Seoul Rapidooo!

On the way to Cambodia, a long scale at Seoul allowed me to have a glimpse of this major metropolis. This city has many interesting sights and deserves more than a few hours visit but Having only 10 hours, we decided to see some historical sights and we headed to Changdeokung Palace.

Changdeokung Palace was used as the secondary palace (main was Gyeongbokgung) for 200 years. After the palaces were burnt down during the Japanese invasion in the late 16th century, it was the first to be reconstructed and since then it has served as the main seat of the dynasty for 250 years. This palace is very interesting (and unconventional at the same time) because apart from being designed in accordance with traditional palace layout principles, its buildings and pavillions are adapted to the natural terrain. The buildings were constructed of wood, set on stone platforms and many of them feature tiled hipped roofs with a corbelled multi-bracket system and ornamental carvings.


Maybe the most interesting part of this Palace is the visit of the Biwon (The Secret Garden), a six-acre garden filled with woodland paths, lotus ponds, and pleasure pavillions. To visit the Biwon we needed to join a 3 hours guided tour and the only one available at that time was in Korean. After some hesitation, we decided to buy the tickets because “it was that tour or nothing” and apparently it was worth the visit. It was funny to find ourselves amongst all those “little Koreans” 🙂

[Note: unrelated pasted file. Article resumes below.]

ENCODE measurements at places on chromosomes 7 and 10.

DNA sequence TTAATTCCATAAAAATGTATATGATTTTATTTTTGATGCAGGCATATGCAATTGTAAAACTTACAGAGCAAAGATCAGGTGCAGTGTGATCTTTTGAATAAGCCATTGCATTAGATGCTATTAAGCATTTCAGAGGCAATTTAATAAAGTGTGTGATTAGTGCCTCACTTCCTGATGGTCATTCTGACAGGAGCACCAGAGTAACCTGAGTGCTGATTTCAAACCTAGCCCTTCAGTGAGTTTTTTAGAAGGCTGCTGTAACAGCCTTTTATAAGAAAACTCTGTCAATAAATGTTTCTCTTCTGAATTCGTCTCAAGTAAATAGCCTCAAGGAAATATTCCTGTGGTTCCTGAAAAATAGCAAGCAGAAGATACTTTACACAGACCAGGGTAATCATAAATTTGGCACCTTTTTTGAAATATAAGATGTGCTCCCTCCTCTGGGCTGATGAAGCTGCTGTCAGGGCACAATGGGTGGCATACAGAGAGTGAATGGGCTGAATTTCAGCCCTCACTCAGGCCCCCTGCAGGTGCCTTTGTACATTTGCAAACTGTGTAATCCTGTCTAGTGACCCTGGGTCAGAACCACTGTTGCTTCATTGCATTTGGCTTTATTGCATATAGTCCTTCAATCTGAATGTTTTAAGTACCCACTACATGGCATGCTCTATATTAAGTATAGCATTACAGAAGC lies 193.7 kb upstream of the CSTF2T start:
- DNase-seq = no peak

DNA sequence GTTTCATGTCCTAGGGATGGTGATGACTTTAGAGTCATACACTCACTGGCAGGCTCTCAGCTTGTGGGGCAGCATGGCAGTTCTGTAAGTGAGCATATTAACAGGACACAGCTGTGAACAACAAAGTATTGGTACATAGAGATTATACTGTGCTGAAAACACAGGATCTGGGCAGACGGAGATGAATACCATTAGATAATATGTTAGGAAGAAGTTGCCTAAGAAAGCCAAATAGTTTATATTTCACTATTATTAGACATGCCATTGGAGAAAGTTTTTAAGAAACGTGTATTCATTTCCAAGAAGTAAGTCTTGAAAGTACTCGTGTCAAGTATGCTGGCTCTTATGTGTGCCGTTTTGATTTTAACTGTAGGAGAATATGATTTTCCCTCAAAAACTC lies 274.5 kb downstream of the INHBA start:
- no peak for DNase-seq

I am sure that the tour was very interesting but I did not understand a word about what our guide said. Instead, I enjoyed the landscape, its indigenous trees and flowers and the pavilions’ architecture. Even if it was a cold day of winter, the weather was dry and the shinning sun helped with the pictures.

After the visit, it was time for lunch. Call me coward but I did not dare taste Korean specialities like Kimchi or a green and stinky soup that I had seen somewhere and I found safer a quick Big Mac 😉


 My Seoul Pictures :


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Quirky explorer with a preference for lesser-known sights, I am continuously looking for new ideas and tips to help you plan your dream World Tour!